One of the hardest things I know of, is trying to condense an entire book of knowledge into a few pages—how do you reduce to a few paragraphs the bulk of information that someone has spent months, or even years, compiling? And how do you do it in such a way as to convey to your readers the value of what you have just read?
I feel that way about “THE BEST THING I EVER TASTED” by Sallie Tisdale. It could have been subtitled “Everything but the kitchen sink” for Tisdale’s book, while part memoir, covers a wide range of culinary history, and, actually, is subtitled “The Secret of Food”. In recent decades, numerous books have been published about our culinary history, some reaching back into medieval times; books that range from Reay Tannahill’s “FOOD IN HISTORY” to Gerry Schremp’s “KITCHEN CULTURE”, from Sylvia Lovegren’s “FASHIONABLE FOOD” to James Trager’s “FOOD CHRONOLOGY”. I, myself, have almost entire bookcase devoted to books of this particular genre. So, you may ask, does the culinary world need another? And my answer is yes, we do, because each writer brings his own particular slant to a subject and this is ever so true in Sallie Tisdale’s “THE BEST THING I EVER TASTED”. She will start out telling you about some of her own life’s experiences and segue into facts and statistics regarding the evolution of our kitchens, the how and why of what we eat and how we eat it. One reviewer noted, “weaving together childhood memories of Fritos and Orange Crush with meditations on the history, psychology and economics of food, she explores the complexities of how we satisfy the most basic of human needs”.
We are introduced to Tisdale as a nine-year-old attempting to make acorn meal the way the Indians did. Sallie grew up in California where, to this day, fourth graders study Indians—particularly tribes of California. The author discovered that making acorn meal was a long tedious process and from there segues into here and now in the kitchen.
She says, “My own generation is the one whose grandparents and great-grandparents tried to leave the past behind in the process of making things brand new….I was born three years after Swanson’s first television dinner appeared—turkey with dressing, peas, and whipped potatoes, and grew up eating good food and bad….”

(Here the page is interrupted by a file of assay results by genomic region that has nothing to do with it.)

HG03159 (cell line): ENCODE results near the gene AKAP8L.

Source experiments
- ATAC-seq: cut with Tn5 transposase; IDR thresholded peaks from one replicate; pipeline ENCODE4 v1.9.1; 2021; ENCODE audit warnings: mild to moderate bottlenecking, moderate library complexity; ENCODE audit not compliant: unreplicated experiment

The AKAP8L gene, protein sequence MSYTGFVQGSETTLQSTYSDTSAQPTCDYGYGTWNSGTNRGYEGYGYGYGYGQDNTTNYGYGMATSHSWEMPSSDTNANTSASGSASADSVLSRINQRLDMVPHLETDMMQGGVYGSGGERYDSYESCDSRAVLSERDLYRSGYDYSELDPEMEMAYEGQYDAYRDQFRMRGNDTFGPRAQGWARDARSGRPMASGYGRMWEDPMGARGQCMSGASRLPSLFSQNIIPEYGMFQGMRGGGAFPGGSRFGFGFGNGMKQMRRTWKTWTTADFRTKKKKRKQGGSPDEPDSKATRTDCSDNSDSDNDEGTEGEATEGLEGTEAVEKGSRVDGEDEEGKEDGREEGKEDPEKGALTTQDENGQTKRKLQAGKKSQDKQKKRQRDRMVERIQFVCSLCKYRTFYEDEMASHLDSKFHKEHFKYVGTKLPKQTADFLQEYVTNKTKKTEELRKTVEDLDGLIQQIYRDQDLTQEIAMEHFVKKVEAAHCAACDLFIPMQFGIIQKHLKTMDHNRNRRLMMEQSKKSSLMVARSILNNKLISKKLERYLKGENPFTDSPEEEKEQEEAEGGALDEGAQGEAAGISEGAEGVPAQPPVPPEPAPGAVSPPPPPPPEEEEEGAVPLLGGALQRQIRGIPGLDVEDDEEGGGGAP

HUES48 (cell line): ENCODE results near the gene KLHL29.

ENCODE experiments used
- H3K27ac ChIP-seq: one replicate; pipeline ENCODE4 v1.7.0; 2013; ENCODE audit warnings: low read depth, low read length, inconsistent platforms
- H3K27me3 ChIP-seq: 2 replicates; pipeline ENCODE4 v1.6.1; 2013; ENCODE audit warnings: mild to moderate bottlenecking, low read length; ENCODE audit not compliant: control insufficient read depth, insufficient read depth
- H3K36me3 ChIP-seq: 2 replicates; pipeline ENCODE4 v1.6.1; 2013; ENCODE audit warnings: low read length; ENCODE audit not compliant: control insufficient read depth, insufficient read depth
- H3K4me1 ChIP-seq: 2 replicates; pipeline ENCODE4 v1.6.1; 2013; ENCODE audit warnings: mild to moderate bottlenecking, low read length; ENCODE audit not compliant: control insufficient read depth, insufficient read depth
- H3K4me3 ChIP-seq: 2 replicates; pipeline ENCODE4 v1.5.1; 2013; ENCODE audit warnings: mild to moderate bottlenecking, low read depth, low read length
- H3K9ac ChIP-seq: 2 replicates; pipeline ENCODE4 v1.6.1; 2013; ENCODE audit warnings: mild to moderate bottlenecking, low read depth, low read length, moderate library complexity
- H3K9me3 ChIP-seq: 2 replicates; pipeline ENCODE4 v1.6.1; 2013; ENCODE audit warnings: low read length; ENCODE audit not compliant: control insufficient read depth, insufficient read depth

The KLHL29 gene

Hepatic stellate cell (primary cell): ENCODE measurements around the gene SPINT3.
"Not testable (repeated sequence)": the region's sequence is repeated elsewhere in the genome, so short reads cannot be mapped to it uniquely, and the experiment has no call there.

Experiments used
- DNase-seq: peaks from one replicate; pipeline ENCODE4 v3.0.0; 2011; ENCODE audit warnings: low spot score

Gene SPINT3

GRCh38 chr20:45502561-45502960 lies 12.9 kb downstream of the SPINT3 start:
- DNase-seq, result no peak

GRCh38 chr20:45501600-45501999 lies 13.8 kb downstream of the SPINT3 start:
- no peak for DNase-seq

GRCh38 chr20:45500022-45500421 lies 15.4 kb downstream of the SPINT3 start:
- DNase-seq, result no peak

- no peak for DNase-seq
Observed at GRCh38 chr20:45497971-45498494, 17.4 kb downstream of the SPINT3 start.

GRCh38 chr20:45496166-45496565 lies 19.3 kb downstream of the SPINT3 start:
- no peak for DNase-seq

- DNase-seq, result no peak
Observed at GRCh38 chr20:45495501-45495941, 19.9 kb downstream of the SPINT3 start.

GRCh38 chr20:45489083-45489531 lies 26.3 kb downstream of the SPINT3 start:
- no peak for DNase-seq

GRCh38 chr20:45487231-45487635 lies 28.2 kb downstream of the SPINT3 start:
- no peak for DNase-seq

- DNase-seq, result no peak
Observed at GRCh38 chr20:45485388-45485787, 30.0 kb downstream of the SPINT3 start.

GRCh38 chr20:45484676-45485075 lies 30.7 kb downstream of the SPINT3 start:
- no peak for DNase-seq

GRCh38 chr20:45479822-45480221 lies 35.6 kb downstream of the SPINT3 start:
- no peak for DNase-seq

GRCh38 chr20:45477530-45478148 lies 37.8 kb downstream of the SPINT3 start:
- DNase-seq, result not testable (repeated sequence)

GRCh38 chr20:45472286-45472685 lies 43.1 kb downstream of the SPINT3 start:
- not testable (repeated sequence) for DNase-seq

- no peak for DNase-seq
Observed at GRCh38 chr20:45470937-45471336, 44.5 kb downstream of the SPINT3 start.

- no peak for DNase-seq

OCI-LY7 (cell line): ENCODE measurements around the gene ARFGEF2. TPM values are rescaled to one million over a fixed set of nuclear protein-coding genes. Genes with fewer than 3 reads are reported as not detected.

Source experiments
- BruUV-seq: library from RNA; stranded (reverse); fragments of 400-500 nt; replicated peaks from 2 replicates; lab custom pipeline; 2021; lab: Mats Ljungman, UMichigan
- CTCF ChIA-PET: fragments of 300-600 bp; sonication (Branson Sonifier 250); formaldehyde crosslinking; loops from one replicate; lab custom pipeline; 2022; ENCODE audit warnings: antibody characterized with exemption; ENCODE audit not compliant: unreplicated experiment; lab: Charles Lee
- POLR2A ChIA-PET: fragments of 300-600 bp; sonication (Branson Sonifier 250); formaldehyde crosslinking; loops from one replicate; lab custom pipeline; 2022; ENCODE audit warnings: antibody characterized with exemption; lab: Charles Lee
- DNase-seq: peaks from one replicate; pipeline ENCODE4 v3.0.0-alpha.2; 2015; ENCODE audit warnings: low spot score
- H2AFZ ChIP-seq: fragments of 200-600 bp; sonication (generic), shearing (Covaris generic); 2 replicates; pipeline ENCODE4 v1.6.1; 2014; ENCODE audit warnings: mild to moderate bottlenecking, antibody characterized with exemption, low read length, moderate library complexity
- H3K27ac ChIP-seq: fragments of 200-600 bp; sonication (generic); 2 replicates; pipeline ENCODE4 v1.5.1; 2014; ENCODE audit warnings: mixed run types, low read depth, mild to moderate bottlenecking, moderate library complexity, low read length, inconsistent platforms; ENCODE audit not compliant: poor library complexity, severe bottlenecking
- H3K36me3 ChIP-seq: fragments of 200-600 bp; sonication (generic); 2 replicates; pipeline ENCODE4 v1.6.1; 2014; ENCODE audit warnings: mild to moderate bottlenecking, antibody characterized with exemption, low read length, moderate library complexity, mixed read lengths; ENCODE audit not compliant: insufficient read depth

She explains that both of her parents were teachers and during the school year, they ate “tamale pie: made with hamburger and cream of tomato soup, scalloped potatoes and Spam, canned spinach, iceberg lettuce leaves as big as plates with dollops of reconstituted ranch dressing on top.
To start this book, Sallile began with her mother’s BETTY CROCKER’S PICTURE COOK BOOK, a first edition from 1950 ; she writes, “…I viewed the cookbook as a kind of anthropoligical artifact, a set of clues into my mother’s life. But as I looked more carefully, with more objective eyes, I began to understand that it wasn’t simply an artifact of her life but also of mine—that this seemingly distant world was mine as much as hers, marked my generation as much as it did hers….”
Elsewhere in her book, Tisdale visits General Mills and learns a great deal more about Betty Crocker. “General Mills,” she observes, “has had test kitchens for many decades and the seven in use now look a lot like the pictures in the 1950 Betty Crocker cookbook. The Williamsburg kitchen is blue and pink, with flickering candle ‘flames’; the Arizona Desert kitchen is poppy orange…Each kitchen has a false window looking out on a false view of a false landscape. All the views are sunny….” She explains that all of the kitchens are “working” kitchens, meant to be as much as possible like the kitchens we have in our homes today, fitted with the most popular brand of appliances, the most widely used muffin tins and blenders, the top selling oils, ketchup and margarines. All of the shopping is done at retail prices in grocery stores. Teams of employees—which happen to all be women and are divided into teams of technicians led by home economists—spend much of their time in these kitchens, testing recipes.